the rack

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wood cut from John Foxe's Acts and Monuments of These Latter and Perilous Days (1563)


Computers need a permanent home. A computer in a data center is mounted in a 19 inch rack. A rack costs at least £600. I have at most 600 pence. I will create a rack out of string and wet cardboard.

what it is

A rack is a framework for holding objects. In mediaeval times (difficult word, spelled correctly) officials of the ecclesiastical court of the Inquisition used racks to hold heretics. I want a rack to place all my computers on. If I lay all the computers horizontally they will stretch from my data center building (my shed) across the lawn to my neighbor's house and he does not want that. I need to stack them up vertically. This stack of computers must meet a few criteria.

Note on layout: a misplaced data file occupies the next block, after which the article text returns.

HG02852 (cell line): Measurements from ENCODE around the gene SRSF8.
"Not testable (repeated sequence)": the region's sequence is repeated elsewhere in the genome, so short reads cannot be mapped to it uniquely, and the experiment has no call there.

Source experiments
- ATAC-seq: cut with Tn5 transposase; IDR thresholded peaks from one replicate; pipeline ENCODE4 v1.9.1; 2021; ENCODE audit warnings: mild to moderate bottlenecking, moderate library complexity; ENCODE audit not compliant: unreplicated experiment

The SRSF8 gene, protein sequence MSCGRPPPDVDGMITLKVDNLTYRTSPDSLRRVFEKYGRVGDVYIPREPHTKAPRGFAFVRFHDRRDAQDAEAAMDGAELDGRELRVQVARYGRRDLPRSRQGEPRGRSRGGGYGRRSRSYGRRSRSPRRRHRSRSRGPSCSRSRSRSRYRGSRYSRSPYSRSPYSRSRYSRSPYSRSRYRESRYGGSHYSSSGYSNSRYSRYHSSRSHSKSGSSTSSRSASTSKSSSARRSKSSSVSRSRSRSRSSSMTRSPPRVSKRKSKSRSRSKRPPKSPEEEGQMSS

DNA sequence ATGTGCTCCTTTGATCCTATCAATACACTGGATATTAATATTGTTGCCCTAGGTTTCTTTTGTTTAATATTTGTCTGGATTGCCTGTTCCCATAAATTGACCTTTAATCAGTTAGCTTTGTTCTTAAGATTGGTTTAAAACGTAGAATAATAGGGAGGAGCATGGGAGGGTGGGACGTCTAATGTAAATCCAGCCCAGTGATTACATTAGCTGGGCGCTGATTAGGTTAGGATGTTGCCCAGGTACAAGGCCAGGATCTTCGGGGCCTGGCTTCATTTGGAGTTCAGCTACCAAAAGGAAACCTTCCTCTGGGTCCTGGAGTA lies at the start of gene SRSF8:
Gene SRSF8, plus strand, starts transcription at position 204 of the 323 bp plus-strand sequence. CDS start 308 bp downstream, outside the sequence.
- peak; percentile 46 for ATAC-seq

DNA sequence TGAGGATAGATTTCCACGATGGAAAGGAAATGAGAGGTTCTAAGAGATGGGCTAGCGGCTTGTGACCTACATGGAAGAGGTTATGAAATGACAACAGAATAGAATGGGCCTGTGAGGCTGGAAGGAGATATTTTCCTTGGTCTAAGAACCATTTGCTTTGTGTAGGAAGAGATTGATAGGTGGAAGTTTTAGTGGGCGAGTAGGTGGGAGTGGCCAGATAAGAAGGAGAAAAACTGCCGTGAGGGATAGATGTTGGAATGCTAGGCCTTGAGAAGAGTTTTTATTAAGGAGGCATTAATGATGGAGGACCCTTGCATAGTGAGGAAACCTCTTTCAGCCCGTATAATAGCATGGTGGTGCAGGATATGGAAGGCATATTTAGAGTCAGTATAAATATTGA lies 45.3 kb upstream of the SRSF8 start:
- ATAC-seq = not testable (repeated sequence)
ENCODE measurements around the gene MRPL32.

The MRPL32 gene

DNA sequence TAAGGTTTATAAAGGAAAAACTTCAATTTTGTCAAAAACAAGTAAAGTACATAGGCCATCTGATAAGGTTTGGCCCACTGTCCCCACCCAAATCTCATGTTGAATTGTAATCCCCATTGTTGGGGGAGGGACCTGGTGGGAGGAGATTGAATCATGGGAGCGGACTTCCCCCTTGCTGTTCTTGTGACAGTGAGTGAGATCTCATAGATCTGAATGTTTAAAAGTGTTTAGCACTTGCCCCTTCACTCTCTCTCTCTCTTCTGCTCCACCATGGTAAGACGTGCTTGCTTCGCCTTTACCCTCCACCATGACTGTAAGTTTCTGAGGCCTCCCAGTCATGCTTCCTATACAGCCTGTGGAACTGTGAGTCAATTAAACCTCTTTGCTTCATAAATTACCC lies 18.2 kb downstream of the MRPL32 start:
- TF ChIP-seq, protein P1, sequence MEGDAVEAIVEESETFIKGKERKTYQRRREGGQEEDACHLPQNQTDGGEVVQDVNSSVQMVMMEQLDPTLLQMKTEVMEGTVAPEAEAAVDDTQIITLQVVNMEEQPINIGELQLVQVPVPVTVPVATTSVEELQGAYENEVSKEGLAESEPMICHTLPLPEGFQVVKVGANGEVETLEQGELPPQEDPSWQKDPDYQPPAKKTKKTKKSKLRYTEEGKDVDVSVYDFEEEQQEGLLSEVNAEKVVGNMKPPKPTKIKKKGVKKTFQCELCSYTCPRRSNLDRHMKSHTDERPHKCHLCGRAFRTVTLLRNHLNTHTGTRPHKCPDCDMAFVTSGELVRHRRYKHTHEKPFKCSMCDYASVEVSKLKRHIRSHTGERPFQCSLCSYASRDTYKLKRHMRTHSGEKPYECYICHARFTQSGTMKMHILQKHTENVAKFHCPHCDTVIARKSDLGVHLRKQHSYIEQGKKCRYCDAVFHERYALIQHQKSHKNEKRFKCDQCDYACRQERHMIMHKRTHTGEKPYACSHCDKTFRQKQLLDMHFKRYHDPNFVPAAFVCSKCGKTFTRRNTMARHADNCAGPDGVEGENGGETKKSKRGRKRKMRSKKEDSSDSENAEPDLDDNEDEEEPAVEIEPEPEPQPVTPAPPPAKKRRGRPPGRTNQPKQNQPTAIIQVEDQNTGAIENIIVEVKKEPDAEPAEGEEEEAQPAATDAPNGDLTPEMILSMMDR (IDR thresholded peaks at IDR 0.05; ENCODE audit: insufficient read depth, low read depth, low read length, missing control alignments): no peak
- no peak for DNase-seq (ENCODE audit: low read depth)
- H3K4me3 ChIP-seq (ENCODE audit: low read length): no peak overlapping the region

LIC topography: computers on the rack and desk
front top back
  • Each computer must be accessible. Occasionally I will need to replace computer hardware. I am afraid the one to go bang will be the one at the bottom of the stack.
  • The stack of computers must not topple over and squish me.
  • Computers on top must not crush the computers underneath.
  • I want easy access to the rear of the stack. All the sockets are built into the rear of a IBM PC. That's where the I/O plate is.


A big data center uses 19 inch racks to hold computers. I am using timber, brackets and wheels from the local DIY store (£60). I end up with this.

I think these sizes are aLL WRONG

  • Total size is 1250mm high x 1750mm wide x400mm deep.
  • The bottom shelf is 1750mm wide. Plenty wide enough for about eight computers.
  • The bottom shelf is about 400mm deep. This is a little shallow: a typical PC will overhang by about 50mm.
  • The bottom shelf is 200mm off the floor. That will save the lower computers from freezing and floods.
  • Vertical gap is ?. A half-height tower PC will fit with no problems.
  • Cables will hang down the back.
  • Six castor wheels rest on the wooden floor. They won't dig into the soft pine shed floor.